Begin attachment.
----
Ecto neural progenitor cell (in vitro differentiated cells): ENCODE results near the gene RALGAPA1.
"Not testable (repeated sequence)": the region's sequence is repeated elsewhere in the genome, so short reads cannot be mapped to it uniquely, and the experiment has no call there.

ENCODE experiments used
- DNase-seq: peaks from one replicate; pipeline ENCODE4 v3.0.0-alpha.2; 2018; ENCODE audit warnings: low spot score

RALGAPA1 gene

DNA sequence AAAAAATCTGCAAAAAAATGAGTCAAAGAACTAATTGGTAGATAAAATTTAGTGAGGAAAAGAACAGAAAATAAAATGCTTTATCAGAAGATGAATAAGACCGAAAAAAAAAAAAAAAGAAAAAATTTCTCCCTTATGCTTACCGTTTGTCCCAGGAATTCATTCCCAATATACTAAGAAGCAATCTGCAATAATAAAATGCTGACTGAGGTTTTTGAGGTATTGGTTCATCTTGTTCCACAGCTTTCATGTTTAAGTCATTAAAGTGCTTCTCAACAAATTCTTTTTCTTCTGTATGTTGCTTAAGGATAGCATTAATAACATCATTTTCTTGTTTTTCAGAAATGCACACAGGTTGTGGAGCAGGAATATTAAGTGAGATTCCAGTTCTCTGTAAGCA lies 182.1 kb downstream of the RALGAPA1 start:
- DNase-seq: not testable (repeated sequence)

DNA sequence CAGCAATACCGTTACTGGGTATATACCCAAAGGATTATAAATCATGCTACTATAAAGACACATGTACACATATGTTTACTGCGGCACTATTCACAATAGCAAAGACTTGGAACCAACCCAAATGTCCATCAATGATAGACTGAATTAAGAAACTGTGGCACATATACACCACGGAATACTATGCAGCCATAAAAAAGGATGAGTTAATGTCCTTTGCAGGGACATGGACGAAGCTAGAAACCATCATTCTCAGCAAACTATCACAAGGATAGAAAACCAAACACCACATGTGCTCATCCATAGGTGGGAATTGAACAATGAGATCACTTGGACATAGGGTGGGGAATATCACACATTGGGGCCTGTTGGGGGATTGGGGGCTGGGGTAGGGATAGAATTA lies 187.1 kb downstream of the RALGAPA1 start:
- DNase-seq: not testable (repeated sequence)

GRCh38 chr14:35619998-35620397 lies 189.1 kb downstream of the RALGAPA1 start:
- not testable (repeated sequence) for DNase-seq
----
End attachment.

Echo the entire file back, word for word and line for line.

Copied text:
Ecto neural progenitor cell (in vitro differentiated cells): ENCODE results near the gene RALGAPA1.
"Not testable (repeated sequence)": the region's sequence is repeated elsewhere in the genome, so short reads cannot be mapped to it uniquely, and the experiment has no call there.

ENCODE experiments used
- DNase-seq: peaks from one replicate; pipeline ENCODE4 v3.0.0-alpha.2; 2018; ENCODE audit warnings: low spot score

RALGAPA1 gene

DNA sequence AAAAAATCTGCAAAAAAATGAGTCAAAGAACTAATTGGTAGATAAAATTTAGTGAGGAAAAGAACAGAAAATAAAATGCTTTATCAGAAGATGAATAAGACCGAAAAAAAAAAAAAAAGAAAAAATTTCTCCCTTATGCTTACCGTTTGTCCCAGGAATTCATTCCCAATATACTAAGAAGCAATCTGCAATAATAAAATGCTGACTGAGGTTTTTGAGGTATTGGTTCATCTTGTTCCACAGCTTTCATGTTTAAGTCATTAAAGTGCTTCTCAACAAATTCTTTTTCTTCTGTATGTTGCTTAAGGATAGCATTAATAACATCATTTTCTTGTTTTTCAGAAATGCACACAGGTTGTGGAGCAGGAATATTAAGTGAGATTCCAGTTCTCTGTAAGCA lies 182.1 kb downstream of the RALGAPA1 start:
- DNase-seq: not testable (repeated sequence)

DNA sequence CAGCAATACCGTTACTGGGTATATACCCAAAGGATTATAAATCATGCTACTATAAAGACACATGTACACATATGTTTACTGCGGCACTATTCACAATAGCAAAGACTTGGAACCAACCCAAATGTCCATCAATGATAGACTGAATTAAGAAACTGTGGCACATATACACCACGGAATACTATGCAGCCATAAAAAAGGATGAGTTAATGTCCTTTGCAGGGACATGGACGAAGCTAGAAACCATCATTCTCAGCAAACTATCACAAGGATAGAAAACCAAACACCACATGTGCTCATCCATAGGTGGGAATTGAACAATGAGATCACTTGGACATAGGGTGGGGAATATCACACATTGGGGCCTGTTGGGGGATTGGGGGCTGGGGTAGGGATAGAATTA lies 187.1 kb downstream of the RALGAPA1 start:
- DNase-seq: not testable (repeated sequence)

GRCh38 chr14:35619998-35620397 lies 189.1 kb downstream of the RALGAPA1 start:
- not testable (repeated sequence) for DNase-seq